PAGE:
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March 23, 1889


JAMA. 1889;XII(12):415-416. doi:10.1001/jama.1889.02400890019003

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In looking over the "requirements for graduation" of the ninety degree-conferring regular medical colleges of the United States, one is particularly struck with the variety of requirements in regard to practical anatomy. Some of the schools require thorough dissection of the whole body; some "certificates of at least one course of practical anatomy;" others "practical anatomy during two sessions, and dissection of all parts of the cadaver;" still others require "dissection of one lateral half of the body;" and some do not mention practical anatomy in their requirements for graduation.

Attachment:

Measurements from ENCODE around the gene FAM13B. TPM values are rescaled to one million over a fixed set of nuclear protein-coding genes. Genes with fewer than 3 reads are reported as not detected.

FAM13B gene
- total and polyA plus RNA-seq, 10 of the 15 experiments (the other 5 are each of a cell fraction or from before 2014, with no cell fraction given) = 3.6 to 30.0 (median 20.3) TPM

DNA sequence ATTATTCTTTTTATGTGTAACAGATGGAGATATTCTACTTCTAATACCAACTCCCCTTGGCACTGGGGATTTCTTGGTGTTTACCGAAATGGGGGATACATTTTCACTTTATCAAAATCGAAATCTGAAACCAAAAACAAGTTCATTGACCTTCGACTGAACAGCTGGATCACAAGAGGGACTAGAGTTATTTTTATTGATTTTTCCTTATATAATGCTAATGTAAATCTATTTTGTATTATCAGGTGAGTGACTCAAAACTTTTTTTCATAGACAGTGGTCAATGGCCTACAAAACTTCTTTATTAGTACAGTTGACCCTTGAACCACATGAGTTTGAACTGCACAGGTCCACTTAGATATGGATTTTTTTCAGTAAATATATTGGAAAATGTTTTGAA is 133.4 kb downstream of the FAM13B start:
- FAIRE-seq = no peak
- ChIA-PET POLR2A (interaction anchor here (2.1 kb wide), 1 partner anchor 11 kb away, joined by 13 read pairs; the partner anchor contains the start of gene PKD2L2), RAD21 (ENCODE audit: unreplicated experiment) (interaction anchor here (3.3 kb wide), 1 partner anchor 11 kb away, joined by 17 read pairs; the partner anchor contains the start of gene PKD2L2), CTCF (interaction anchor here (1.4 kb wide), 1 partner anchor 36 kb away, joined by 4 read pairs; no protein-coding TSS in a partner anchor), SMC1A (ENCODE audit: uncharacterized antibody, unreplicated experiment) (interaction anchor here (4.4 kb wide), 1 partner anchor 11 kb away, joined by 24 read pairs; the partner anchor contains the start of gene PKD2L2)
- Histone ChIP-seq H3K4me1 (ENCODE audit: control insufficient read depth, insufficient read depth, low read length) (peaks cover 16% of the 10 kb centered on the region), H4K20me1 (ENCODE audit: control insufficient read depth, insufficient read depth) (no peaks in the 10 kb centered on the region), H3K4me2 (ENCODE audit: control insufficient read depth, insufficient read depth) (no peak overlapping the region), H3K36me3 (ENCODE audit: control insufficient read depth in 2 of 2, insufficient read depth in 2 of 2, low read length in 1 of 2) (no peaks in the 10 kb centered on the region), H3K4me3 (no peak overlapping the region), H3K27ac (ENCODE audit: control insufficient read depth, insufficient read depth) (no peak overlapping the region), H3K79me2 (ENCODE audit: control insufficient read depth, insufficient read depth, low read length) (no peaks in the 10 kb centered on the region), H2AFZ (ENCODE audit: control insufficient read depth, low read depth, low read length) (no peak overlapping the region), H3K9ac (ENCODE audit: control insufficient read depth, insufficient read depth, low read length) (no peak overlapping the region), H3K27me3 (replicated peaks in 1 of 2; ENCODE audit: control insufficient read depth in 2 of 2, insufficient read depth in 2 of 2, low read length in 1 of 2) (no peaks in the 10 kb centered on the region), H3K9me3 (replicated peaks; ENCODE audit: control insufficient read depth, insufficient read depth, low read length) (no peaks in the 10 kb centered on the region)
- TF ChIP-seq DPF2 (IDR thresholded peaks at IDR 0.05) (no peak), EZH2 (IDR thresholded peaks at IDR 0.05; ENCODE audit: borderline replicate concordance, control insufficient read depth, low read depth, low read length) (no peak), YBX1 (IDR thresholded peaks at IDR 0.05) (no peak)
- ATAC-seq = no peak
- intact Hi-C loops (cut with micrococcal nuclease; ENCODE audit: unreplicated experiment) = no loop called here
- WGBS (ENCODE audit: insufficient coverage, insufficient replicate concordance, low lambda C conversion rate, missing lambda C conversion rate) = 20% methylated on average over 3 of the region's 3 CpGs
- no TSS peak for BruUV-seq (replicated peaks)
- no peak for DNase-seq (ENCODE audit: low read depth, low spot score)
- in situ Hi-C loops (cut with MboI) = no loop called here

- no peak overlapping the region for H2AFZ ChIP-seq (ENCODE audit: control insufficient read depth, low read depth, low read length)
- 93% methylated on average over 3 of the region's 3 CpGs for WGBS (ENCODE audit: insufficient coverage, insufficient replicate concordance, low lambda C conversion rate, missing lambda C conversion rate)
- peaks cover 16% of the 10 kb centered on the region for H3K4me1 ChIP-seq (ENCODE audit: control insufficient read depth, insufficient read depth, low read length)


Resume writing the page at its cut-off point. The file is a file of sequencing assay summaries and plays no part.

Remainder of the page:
What must be the surprise of the recent graduate of a college that requires a minimum amount of dissection, to read that John Hunter, Sir Astley Cooper, and other eminent surgeons of the olden time scarcely considered that they were entitled to their breakfasts until they had done some dissection—and this every day during their professional lives! We would not

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